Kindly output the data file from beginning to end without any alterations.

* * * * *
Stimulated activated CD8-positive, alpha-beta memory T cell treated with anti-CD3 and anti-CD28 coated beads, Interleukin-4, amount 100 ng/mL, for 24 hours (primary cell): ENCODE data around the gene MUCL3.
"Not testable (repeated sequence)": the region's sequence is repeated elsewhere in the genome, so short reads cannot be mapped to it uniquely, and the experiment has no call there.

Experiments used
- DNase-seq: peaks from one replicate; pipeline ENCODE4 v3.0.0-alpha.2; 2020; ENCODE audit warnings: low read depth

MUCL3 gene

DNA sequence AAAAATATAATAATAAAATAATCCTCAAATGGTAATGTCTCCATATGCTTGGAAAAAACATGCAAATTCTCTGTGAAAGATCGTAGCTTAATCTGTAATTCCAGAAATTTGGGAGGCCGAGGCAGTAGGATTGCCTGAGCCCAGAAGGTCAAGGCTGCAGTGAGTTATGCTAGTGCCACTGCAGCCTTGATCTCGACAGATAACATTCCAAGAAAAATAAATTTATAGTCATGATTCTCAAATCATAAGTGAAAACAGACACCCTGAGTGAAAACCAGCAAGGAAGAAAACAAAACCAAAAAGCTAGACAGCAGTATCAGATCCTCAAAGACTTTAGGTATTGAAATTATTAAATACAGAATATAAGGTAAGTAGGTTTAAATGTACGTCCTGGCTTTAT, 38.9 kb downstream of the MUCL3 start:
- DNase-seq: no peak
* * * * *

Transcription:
Stimulated activated CD8-positive, alpha-beta memory T cell treated with anti-CD3 and anti-CD28 coated beads, Interleukin-4, amount 100 ng/mL, for 24 hours (primary cell): ENCODE data around the gene MUCL3.
"Not testable (repeated sequence)": the region's sequence is repeated elsewhere in the genome, so short reads cannot be mapped to it uniquely, and the experiment has no call there.

Experiments used
- DNase-seq: peaks from one replicate; pipeline ENCODE4 v3.0.0-alpha.2; 2020; ENCODE audit warnings: low read depth

MUCL3 gene

DNA sequence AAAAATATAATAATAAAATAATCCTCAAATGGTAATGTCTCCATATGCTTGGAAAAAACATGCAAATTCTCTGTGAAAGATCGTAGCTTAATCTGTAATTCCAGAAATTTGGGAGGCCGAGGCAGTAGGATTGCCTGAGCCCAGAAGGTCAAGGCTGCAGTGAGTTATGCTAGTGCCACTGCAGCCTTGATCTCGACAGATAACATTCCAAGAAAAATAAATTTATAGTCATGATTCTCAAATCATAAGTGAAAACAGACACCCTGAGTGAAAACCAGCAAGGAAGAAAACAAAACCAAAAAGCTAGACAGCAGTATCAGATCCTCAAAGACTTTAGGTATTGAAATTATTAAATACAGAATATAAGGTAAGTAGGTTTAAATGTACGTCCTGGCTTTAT, 38.9 kb downstream of the MUCL3 start:
- DNase-seq: no peak